Statistical analyses were performed using a two-way ANOVA with
Bonferroni post hoc or Student’s t-test. P ? 0.05 was considered
FETAL ORIGINS OF ADULT PULMONARY DISEASE
AJP-Regul Integr Comp Physiol • doi:10.1152/ajpregu.00029.2012 • www.ajpregu.org
development and maintenance of alveolar structure (1). Devel-
opmental overexpression of TGF-? results in impaired alveo-
larization and Smad-dependent interstitial fibrosis in monkeys
(51) and rats (20, 21). Increases in IL-1?, TGF-?, and collagen
I mRNA levels were persistent after birth in hyperoxia-exposed
mice. There were additional increases in collagen III in hyper-
oxia-exposed mice, particularly at 7 days. By day 14, IL-1?
levels were similar to controls but TGF-? and collagen I and III
mRNA expression remained elevated solely in the LPS/O2-
exposed mice (Figs. 6 and 7). Additionally, elevated levels in
TGF-? and collagen I and III mRNA were associated with
increases in p-Smad2 protein levels in only the LPS/O2 ex-
posed at day 14.
Previous investigations have linked macrophage-induced
increased IL-1? levels with altered TGF-? and Smad expres-
sions, and subsequent collagen deposition and fibrosis, sug-
gesting that this phenotype more closely resembles impaired
tissue repair rather than acute injury (6, 37). One explanation of
our current findings could be that the LPS exposure in utero
initiates a lung injury that is either unable to resolve or
interrupted during the healing process by the inflammatory
responses to hyperoxia exposure. Regardless, the sustained
increases in MCP-1, IL-6, TNF-?, IL-1?, TGF-?, and collagen
I and III, distinguish the LPS/O2 from the other treatment
groups and are, in part, responsible for the physiological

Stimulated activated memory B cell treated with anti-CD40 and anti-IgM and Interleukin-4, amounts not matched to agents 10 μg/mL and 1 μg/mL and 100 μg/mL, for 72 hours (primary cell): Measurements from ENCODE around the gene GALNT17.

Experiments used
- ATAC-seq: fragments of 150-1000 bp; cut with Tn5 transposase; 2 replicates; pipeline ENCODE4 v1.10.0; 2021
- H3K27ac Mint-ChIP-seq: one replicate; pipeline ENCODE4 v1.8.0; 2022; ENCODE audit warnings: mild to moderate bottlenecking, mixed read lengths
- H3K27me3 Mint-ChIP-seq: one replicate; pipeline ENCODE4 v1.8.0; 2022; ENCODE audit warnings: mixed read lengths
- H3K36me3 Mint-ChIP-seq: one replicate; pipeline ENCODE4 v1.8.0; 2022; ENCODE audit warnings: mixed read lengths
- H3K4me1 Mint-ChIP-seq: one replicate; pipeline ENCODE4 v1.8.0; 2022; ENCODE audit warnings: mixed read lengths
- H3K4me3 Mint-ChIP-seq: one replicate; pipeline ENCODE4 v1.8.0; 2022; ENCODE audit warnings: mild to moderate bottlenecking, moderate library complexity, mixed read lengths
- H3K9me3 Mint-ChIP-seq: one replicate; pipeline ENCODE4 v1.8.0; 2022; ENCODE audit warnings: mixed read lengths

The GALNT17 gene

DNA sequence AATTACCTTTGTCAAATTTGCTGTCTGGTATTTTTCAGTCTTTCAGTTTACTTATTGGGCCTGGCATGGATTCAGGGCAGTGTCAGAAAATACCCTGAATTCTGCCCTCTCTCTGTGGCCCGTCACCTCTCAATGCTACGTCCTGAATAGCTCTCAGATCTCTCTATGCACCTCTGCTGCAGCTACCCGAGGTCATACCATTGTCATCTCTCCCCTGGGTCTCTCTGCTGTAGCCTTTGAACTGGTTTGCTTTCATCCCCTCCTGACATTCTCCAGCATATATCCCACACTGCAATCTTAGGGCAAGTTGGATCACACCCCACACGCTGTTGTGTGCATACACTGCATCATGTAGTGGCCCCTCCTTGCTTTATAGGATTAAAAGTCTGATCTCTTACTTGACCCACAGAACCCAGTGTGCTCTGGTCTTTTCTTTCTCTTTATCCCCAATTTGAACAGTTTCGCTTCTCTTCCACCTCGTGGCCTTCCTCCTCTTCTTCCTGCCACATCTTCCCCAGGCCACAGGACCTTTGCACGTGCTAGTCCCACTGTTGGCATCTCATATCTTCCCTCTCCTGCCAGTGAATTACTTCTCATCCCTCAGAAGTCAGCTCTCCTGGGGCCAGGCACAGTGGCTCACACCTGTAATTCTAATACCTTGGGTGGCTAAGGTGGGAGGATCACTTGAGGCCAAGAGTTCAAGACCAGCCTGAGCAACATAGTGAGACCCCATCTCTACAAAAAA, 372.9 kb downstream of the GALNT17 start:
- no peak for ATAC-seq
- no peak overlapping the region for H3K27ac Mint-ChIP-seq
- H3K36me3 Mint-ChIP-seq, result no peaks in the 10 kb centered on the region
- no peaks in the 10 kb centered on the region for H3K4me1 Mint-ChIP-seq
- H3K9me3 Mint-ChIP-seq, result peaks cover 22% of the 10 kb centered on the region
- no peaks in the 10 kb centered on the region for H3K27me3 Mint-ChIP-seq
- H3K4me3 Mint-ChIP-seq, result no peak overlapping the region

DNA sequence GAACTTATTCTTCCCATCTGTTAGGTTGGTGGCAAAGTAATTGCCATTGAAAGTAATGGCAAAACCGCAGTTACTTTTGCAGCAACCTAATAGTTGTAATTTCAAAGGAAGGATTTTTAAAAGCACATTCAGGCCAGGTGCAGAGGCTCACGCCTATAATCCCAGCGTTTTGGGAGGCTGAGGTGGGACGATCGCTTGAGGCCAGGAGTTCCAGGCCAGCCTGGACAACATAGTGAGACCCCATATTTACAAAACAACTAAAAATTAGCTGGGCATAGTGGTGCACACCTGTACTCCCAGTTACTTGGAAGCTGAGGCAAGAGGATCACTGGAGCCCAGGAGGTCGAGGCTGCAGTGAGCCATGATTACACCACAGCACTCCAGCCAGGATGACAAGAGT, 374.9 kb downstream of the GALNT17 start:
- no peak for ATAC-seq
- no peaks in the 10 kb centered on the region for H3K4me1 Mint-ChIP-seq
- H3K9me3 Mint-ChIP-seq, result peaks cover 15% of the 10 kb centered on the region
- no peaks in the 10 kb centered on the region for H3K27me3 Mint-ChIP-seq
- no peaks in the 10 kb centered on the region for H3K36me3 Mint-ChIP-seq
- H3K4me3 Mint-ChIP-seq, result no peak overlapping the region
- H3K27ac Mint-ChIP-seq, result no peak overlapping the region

deficits in lung structure and function observed at 8 wk.
Our data provide the first evidence that TGF-? mRNA levels
in fetal lungs are increased by LPS-induced maternal inflam-
mation and that subsequent hyperoxia exposure caused the
induction to persist. TGF-? regulation of downstream profi-
brotic genes has been linked to suppression of miR-29b ex-
pression (12). Our data indicate that miR-29b is decreased at
E18 in fetal lung tissues from LPS-treated dams (Fig. 7) and is
inversely correlated with TGF-? and collagen I and III expres-
sions. On day 14, miR-29b expression was further suppressed
in LPS/O2mice; however, miR-29b expression was elevated in
saline/O2compared with saline/RA mice probably as a com-
pensatory response. miR-29b reduces expression of proteins
that are regulated by TGF-? stimulation, such as collagen I and
III (12). We hypothesize that elevated mRNA levels of colla-
gen I and III in LPS/O2 on E18 and 14 days are due to
suppression of miR-29b levels. Whether directly or indirectly
through miR-29b, our data suggest that TGF-? expression is
fundamentally involved in the fibrotic phenotype observed in
the LPS/O2-exposed mice.
In summary, the present study demonstrates that systemic
maternal LPS administration induces a profibrotic response in
fetal lung tissue that begins prior to birth and that results in an
ongoing activation of profibrotic pathways when combined
with neonatal hyperoxic exposure. These dual inflammatory
exposures lead to the development of diffuse interstitial fibro-
sis, impaired alveolarization, and compromised pulmonary
mechanics in both adult male and female offspring with no
differences between sexes. Our data suggest that these changes
are mediated through reduction in miR-29b expression, result-
ing in activation of profibrotic pathways, including, but not
exclusive to, TGF-?-mediated signaling. The finding that peri-
natal exposures result in persistently impaired pulmonary phys-
iology in adulthood provides a novel model to investigate the
influence of the perinatal environment on the development of
adult pulmonary diseases.
The authors would like to acknowledge and thank Dr. Loren Wold for his
editorial assistance and Dr. Frederick Long for radiologic interpretations of the
This work was supported by the Deutsche Forschungsgemeinschaft (VE
614/1-1) and the National Institutes of Health (RDB F31HL097619, TET
1K08HL093365-01A2 and LKR R01AT006880).
No conflicts of interest, financial or otherwise, are declared by the authors.
Author contributions: M.V., S.E.W., T.E.T., and L.K.R. conception and
design of research; M.V., R.D.B.J., K.M.H., and B.E. performed experiments;
M.V., R.D.B.J., K.M.H., and L.K.R. analyzed data; M.V., R.D.B.J., T.E.T.,
and L.K.R. interpreted results of experiments; M.V. and L.K.R. prepared
figures; M.V. and L.K.R. drafted manuscript; M.V., R.D.B.J., B.E., T.E.T., and
L.K.R. edited and revised manuscript; M.V., R.D.B.J., S.E.W., B.E., T.E.T.,
and L.K.R. approved final version of manuscript.